Magazine article The New Yorker

BOSTON TERRIER; THE WAYWARD PRESS Series: 3/4

Magazine article The New Yorker

BOSTON TERRIER; THE WAYWARD PRESS Series: 3/4

Article excerpt

As many of their friends and neighbors fled to the Cape last week, the editors and columnists of the Boston Herald stayed in their locked-down and semi-deserted city to man the peanut gallery. All week, the conservative tabloid heaped derision, abuse, and questionable scoops on the heads of the Democrats.

Hardly had the delegates arrived when the Herald reported that one of the prospective platform speakers, Christie Vilsack, the First Lady of Iowa, had criticized the way blacks, Southerners, and Easterners speak. The next day, the Herald splashed the "news" that Teresa Heinz Kerry had referred to the Democratic Party as "putrid" and to Ted Kennedy as a "perfect bastard." And on Thursday, the day of John Kerry's speech, the Herald served up the front-page headline "kerry girls gone wild." According to the paper's gossip columnists, Alexandra and Vanessa Kerry were vying for the attention of the Boston-bred heartthrob Ben Affleck, who was turning up at every party in town.

To be sure, none of these stories will be troubling the Pulitzer judges. Vilsack, a literacy advocate, made her comments about language, which the Herald quoted selectively, in a series of newspaper columns she wrote ten years ago. Heinz Kerry's remarks were even mustier; she made them in 1975, when she was married to the Republican John Heinz.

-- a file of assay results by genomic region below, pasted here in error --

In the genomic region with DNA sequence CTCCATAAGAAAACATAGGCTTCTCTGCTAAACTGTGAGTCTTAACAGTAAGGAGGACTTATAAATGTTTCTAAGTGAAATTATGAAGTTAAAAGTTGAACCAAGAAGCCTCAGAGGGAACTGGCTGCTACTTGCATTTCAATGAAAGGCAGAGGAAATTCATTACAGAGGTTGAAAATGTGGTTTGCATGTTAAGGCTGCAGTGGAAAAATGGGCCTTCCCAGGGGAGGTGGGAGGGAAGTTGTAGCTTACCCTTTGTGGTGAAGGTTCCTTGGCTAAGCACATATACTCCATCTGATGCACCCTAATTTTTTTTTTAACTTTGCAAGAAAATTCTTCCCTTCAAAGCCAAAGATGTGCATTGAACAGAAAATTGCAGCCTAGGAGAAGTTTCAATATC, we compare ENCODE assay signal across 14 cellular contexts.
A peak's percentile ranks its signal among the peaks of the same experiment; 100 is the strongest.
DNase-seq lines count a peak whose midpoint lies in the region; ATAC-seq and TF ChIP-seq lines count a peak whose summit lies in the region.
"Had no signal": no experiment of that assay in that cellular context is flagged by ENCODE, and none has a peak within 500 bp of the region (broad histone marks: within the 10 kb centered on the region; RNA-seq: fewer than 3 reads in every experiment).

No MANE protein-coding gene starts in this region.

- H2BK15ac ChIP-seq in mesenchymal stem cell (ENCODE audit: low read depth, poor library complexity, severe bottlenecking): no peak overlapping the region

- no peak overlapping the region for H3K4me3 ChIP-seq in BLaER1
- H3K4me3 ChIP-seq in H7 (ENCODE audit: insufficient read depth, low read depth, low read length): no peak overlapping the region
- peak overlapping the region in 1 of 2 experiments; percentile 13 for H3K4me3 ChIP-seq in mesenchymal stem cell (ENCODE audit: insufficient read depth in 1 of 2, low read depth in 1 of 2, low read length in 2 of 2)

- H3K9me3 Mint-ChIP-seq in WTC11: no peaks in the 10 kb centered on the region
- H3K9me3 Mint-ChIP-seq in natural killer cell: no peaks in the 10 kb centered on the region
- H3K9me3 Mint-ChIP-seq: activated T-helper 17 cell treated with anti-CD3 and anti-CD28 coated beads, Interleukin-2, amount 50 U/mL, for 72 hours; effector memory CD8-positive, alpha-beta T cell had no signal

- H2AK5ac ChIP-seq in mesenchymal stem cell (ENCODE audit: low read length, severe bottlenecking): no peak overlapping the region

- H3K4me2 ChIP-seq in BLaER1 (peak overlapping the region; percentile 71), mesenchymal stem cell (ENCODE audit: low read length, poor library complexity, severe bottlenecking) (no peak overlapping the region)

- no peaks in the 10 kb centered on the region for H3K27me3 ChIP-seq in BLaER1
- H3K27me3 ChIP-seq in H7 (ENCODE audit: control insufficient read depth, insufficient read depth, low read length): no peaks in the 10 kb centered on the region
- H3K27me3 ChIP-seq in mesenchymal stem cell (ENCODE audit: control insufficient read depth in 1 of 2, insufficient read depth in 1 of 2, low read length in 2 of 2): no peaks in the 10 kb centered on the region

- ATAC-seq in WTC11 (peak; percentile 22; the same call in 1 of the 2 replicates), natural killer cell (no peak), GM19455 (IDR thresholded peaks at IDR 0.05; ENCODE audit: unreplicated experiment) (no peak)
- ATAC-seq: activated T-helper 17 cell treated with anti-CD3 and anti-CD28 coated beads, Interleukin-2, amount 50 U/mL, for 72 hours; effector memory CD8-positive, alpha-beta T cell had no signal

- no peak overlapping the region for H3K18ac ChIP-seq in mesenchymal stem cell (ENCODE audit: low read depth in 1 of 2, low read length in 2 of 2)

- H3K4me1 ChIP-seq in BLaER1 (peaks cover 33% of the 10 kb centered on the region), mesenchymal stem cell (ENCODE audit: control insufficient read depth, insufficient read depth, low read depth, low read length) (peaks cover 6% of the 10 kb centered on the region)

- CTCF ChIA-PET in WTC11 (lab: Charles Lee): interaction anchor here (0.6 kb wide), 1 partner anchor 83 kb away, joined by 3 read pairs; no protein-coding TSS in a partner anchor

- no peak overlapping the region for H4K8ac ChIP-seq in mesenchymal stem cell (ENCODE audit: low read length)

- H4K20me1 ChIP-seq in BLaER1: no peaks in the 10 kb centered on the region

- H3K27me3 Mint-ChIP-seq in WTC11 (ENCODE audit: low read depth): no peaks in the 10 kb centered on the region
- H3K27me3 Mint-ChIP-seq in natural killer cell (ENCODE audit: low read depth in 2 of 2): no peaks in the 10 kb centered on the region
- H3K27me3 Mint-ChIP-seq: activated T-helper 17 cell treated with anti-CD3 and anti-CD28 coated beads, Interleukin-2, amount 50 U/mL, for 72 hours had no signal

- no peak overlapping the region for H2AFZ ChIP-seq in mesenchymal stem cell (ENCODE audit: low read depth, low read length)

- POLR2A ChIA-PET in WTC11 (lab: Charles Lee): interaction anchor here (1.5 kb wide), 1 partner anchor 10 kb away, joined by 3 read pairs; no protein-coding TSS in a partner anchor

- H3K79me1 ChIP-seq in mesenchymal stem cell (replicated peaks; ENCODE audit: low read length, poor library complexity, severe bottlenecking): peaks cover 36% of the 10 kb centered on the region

The Boston Globe, a liberal broadsheet that is part of the New York Times Company, didn't pick up on any of its rival's newsbreaks. In an editorial, it opined that the citizens of Boston were fortunate to witness "this incomparable show in all its sprawling, controversial, and inspiring magnificence"--an assertion that made Ken Chandler, the top editor at the Herald, laugh.

"The Globe is a Times wannabe, but it can't quite pull it off," Chandler said last week, as he sat in his office. "We are just trying to extract some news from an event where there isn't any. We knew that the Globe was going to give it a big blow job. If I produced a newspaper as boring as the Globe, I'd kill myself."

Chandler, a tall, unflappable Englishman, is in his second stint at the Herald, which he also edited in the eighties. Between 1993 and 2002, he edited the New York Post. For many years, Rupert Murdoch owned both the Herald and the Post. In 1994, Murdoch sold the Herald to one of his executives, Patrick J. …

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